13 tips to help allotment newbies… by an allotment newbie!

Taking on an allotment for the first time is exciting and scary. I know because I’ve just done it – I’ve had my first allotment for a year and guess what, it was fine 🙂 Yours will be too. Below are some of my tips for allotment newbies to help speed you on your way to fruit and veg success!

1) Spend ages planning the layout

I excitedly drew my allotment on paper but on reflection and discussing it with more experienced allotmenteers, I changed it to the one above. Thankful I hadn’t planted anything already. It pays to spend as long as possible planning the layout, thinking about how you’ll use it practically across the year. E.g. My first plan had 7 small beds for good crop rotation. But this wasted some space and created more paths than necessary which would be a pain weaving in and out with a wheelbarrow. Instead I created three long beds and paths right the way across.

2) Wonders of weeding

In my first winter I got down on my knees and hand weeded the entire plot. It’s more enjoyable than it sounds and it’s paid off big time for two reasons. 1) using a fork to loosen soil and then a handfork to get the weeds out meant their roots were out properly so I barely had any weeds there for the rest of the year 2) I learnt to love the wonderful plants that weeds are, and I recognise them all – knowing the plants you don’t want on the allotment as much as the ones you do is important. In future you’ll know what’s a weed seedling and what’s not, you’ll also know which to worry about and which to go “meh whatever” to.

3) Perennial produce

Busy busy. Our lives are busy. I don’t live near my allotment so can only visit once a week really, twice if I’m lucky. From the outset I was looking at ways to minimise workload and maximise food output. Perennial plants that don’t need to be grown from seed every year really help. E.g. super dwarf Apple trees on M27 rootstock (they have to be small to not anger neighbour allotment holders), Asparagus (they take up quite a bit of space but are expensive in shops and last for decades), Artichokes, Raspberries, Rhubarb, herbs like Rosemary etc. They still need maintenance, but you’re not repotting and digging.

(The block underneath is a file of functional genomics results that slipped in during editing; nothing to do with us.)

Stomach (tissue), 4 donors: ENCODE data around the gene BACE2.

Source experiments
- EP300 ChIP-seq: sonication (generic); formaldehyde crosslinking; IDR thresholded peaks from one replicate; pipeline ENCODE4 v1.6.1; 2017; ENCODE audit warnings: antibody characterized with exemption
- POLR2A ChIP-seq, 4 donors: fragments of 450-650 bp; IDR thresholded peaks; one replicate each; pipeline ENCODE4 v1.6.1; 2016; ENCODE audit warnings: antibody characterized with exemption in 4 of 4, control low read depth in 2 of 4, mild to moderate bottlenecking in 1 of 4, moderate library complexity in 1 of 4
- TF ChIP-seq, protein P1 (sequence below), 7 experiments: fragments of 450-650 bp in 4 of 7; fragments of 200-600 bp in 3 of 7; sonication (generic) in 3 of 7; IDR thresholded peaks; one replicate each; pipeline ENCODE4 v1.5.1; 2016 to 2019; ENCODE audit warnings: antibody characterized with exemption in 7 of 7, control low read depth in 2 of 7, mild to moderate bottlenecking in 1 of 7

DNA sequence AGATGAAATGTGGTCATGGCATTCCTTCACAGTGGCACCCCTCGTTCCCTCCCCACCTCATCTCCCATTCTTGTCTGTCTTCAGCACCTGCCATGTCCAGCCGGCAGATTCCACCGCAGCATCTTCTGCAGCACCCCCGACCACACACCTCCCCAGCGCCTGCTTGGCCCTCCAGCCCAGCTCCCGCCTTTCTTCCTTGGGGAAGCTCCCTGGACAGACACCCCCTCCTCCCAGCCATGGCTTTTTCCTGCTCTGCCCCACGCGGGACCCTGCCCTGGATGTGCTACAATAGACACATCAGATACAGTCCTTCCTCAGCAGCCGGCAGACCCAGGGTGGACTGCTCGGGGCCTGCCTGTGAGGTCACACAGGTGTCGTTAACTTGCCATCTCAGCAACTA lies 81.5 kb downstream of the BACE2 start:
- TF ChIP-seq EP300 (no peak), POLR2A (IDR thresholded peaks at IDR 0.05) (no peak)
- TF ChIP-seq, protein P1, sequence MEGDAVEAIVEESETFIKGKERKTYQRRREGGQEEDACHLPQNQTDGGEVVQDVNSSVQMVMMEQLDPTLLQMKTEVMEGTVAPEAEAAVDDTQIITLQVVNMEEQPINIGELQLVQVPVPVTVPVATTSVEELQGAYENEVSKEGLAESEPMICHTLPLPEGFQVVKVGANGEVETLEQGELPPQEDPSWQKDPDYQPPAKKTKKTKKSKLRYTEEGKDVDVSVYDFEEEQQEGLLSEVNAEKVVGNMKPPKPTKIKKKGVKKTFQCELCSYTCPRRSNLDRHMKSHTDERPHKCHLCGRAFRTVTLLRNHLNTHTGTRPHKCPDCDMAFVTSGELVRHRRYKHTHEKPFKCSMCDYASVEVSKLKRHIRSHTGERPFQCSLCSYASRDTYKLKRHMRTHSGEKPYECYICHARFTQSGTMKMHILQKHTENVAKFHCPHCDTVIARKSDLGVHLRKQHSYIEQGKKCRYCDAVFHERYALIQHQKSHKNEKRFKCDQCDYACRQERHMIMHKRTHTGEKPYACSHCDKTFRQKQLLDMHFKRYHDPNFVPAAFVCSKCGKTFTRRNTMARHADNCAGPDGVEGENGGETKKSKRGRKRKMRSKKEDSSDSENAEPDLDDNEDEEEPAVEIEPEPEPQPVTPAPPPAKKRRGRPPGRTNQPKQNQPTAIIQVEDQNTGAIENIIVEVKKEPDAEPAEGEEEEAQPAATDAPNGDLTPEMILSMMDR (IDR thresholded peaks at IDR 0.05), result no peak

4) Organic aims but you don’t have to be strict

While I’m not an organic gardening preacher, I do advocate striving for organic practices and using chemicals only as a very last resort. This is really just common sense because 1) chemicals are generally unnecessary and expensive – you don’t need them 2) I really want my veg and fruit to be as pure and natural as they can be when grown in a polluted mega city like London 3) I respect nature too much and don’t want to cause an imbalance in the ecosystem within my allotment (which in the long run balances out the problems itself). Personally, I barely ever use chemicals when gardening at all (once a year or every two years) so I’m confident my produce is organically grown. That said, I will carefully use Glyphosate weed killer on very tough weeds like bindweed making sure it only goes on that one plant I remove when dead. I never, ever use pesticide.

5) Get rid of old equipment and plants

What I was met with on my first day at the allotment

When I arrived on my plot (above) there was loads of equipment which was cool… Not. At first I thought this would all prove useful and how handy to have all of this stuff. So wrong. For one, most of it was broken, it’s also largely unnecessary (see the next point!) If your plot is full of equipment, give it a once over to check for any golden nuggets but otherwise, take it to the tip immediately. Get it out of there and release your land for a clean start! I’ve been unlucky and have 3×3 m of metal junk that couldn’t be burnt on site. I still don’t know how to get rid of it (without a car of my own). Oh yeah, get rid of the plants too. It’s better to know exactly what plants you have. So although I had rhubarb and raspberries on my plot, I’d rather know what variety they are. My advice? Get rid, start again.